Toyota Hilux first-drive review: Brute beast that's forged for the wild
- Massive road presence
- Extreme off-road capabilities
- Robust build quality
- Rather basic cabin
- Bumpy ride quality on conventional roads
Toyota Hilux isn't for all. The Hilux isn't for most either. But for the still small percentage of Indian car buyers that are unafraid to drive into the wild and unknown, here is a pickup vehicle that is claiming to make perfect sense. A model that Toyota has offered for over five decades and in over 180 countries, the Hilux has taken far too long to touchdown in India. But now that it has, does the eight-generation Toyota Hilux live up to the expectations?
The ruggedly robust built of the Hilux is such that many claim it can outlive its owners. In a world fast being taken over by electric vehicles, here is a vehicle that - even when standing still - seems to care two hoots. Give it a road, great. Deprive it of one, still great. The mammoth proportions of the Toyota Hilux are only outmatched by the sheer scale of expectations from it, regardless of the conditions. We reached Rishikesh recently to meet this beast in its natural habitat and here's our first-drive take on it.
Toyota Hilux: What is it like to drive?
The Hilux is positioned as a lifestyle vehicle with multi-purpose utility. It will surely take a lot to get accustomed to driving it in congested cities in the country - here is a T20 batsman being made to play Test cricket. There is a whole lot of power at the ready from the 2.8-litre diesel engine but the heavy steering and large proportions will require muscle work. The automatic gearbox is a plus but the six-speed manual stick is more affordable. The ride quality too is quite bumpy.
Also check these Cars
Give it space on an open highway stretch and the Toyota Hilux truly comes into its element. The 204 hp and 500 Nm of torque (420 Nm on the Hilux MT) lends the otherwise heavy vehicle a forceful purpose that is superbly satisfying. The response to throttle input isn't incredibly instant and yet, the Hilux never feels like it is ever going to stop pushing. There is some engine noise when being pushed but on a vehicle like this, it actually elevates the experience of driving a beast.
But this beast is truly at home when civilisation fades and the unknown beckons. The Toyota Hilux has always excelled in treacherous conditions and the cordoned area within the Rajaji National Park provided an ideal setting for it. A commanding view what's ahead generously helps in planning the moves to precision and with an approach angle of 29 degrees and a departure angle of 26 degrees, the Hilux just gobbles down challenges. The 18-inch wheels under the large wheel arches also help but the biggest advantage comes from the 4x4 with low range being offered as standard across variants, rear axle coming with electronic differential lock, Hill Descent Control and a superb suspension set up - superb for challenging tracks. It also has a water wading capacity of 700 mm which is par for the course.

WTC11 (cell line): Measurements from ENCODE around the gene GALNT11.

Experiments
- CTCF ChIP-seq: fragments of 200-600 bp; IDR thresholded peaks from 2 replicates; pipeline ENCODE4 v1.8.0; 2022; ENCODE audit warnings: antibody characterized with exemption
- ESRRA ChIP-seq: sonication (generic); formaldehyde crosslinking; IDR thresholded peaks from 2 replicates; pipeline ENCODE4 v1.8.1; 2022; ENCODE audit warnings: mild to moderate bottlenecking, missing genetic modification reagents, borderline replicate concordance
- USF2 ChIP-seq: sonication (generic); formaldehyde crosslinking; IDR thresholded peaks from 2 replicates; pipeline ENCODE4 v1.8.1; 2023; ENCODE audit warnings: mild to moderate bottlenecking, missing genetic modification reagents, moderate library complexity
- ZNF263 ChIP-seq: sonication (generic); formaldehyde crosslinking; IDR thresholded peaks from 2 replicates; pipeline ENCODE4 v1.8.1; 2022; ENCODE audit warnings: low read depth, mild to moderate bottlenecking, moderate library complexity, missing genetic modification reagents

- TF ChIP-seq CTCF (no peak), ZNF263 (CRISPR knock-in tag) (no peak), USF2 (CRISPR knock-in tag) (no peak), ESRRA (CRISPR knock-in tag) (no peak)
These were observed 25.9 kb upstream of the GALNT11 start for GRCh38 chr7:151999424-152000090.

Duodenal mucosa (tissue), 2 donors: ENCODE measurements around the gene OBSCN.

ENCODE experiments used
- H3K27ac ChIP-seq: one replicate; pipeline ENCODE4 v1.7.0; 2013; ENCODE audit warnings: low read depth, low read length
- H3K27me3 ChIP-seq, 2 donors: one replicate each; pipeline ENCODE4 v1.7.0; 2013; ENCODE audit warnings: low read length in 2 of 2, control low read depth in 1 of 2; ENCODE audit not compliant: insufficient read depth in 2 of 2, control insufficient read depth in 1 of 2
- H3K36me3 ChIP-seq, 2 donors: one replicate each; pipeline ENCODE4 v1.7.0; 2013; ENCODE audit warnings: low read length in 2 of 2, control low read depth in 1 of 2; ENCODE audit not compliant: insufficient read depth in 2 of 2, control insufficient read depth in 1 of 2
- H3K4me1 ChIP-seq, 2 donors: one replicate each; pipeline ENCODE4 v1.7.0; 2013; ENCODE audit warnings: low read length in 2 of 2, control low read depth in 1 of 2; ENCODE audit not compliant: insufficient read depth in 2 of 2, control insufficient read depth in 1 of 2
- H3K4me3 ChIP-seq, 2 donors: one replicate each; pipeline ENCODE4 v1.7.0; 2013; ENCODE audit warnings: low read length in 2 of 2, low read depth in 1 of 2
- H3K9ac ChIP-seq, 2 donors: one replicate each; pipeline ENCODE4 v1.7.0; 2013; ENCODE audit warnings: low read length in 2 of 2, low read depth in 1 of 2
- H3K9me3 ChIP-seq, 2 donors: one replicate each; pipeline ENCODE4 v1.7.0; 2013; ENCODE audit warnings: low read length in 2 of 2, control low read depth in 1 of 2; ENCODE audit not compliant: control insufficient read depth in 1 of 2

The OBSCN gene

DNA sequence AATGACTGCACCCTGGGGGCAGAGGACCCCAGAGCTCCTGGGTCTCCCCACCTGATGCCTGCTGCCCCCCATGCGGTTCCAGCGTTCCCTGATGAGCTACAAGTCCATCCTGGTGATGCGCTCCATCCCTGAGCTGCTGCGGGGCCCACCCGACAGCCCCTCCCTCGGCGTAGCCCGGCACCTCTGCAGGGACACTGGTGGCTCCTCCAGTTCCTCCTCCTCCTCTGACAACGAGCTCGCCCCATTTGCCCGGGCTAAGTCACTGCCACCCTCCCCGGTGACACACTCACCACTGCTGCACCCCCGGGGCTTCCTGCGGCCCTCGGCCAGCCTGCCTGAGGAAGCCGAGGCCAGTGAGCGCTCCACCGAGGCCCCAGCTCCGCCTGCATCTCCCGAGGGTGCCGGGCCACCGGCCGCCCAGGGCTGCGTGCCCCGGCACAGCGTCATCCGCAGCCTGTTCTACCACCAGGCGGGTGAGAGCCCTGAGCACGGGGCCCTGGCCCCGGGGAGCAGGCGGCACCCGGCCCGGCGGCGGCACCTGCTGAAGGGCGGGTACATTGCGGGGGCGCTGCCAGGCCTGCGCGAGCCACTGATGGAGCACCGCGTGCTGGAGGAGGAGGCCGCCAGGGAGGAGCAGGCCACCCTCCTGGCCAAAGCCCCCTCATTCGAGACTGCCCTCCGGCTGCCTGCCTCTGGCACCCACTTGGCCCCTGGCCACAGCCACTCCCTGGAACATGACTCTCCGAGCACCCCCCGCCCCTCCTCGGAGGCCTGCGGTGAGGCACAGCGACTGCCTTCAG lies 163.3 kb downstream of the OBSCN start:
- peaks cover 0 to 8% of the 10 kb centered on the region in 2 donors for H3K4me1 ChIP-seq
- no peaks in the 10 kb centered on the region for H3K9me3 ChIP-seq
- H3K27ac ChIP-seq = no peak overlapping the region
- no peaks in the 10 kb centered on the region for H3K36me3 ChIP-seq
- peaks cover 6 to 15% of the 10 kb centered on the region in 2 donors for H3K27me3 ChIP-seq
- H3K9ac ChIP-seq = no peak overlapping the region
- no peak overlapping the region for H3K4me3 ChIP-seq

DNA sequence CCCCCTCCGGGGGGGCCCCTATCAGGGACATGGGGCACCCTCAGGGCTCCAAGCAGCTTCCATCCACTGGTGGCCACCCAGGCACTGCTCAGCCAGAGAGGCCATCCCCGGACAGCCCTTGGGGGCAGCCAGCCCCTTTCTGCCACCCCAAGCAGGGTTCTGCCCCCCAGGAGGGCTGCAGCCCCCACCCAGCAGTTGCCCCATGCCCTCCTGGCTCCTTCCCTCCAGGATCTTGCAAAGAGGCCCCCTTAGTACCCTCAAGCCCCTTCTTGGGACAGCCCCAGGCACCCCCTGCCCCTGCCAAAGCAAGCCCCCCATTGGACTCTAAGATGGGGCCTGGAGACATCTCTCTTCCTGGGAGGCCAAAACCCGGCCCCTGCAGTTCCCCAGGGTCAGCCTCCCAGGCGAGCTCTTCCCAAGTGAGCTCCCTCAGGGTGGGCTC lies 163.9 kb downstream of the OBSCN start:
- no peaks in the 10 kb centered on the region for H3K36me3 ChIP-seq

Living with the Toyota Hilux
The Toyota Hilux is an ultra capable vehicle off the beaten path but one needs to have priorities set right before considering one. It sure looks daunting and in its eight generation, also has the styling cues going well for it. Whether it is the familiar hexagonal grille and the large LED headlights on the face or the chrome plated ORVMs or the LED rear lights or even the mammoth cargo bed with a payload of 470 kilos, here is a power lifter with panache. Within, there is a five seat set-up with just about adequate space, a rather basic but functional cabin and a sprinkle of features like an eight-inch infotainment screen with Apple Car Play and Android Auto Support, Automatic Climate Control and charging points for smartphones.
But buying a Hilux solely as a daily commute option would be as much of a travesty as it would be impractical. Here is a vehicle that demands to be pushed to it limits, or at least deployed for frequent highway trips. Toyota is also offering a whole lot of lifestyle accessories at an extra cost and this includes a roof-top camp bed, refrigerator and the likes. Options in the aftermarket would be quite endless too.
Toyota Hilux: Verdict
Bringing the Hilux to Indian shores is a clear sign that Toyota, finally, sees a section of Indian car buyers who want something more from their vehicle. In most cases, Hilux would be an additional vehicle in the garage that is bought and admired as much for its capabilities as it is for its sheer road presence.
While the price of the base variant has been cut since launch and is now at ₹30.40 lakh (ex-showroom), the top-end variant is pricier now at ₹37.90 lakh (ex-showroom). At these prices, there are a plethora of SUV options that are more conventional in nature but also more luxurious and feature-packed. But hardly any of these indirect rivals would make that kind of claims that the Toyota Hilux dares to make.